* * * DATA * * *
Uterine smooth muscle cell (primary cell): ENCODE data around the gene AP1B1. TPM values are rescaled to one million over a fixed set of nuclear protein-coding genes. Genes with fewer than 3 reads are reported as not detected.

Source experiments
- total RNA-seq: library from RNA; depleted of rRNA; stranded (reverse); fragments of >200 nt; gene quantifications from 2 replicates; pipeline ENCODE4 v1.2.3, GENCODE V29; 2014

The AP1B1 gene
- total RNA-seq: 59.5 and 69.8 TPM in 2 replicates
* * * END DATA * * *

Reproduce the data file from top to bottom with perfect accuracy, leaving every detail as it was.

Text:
Uterine smooth muscle cell (primary cell): ENCODE data around the gene AP1B1. TPM values are rescaled to one million over a fixed set of nuclear protein-coding genes. Genes with fewer than 3 reads are reported as not detected.

Source experiments
- total RNA-seq: library from RNA; depleted of rRNA; stranded (reverse); fragments of >200 nt; gene quantifications from 2 replicates; pipeline ENCODE4 v1.2.3, GENCODE V29; 2014

The AP1B1 gene
- total RNA-seq: 59.5 and 69.8 TPM in 2 replicates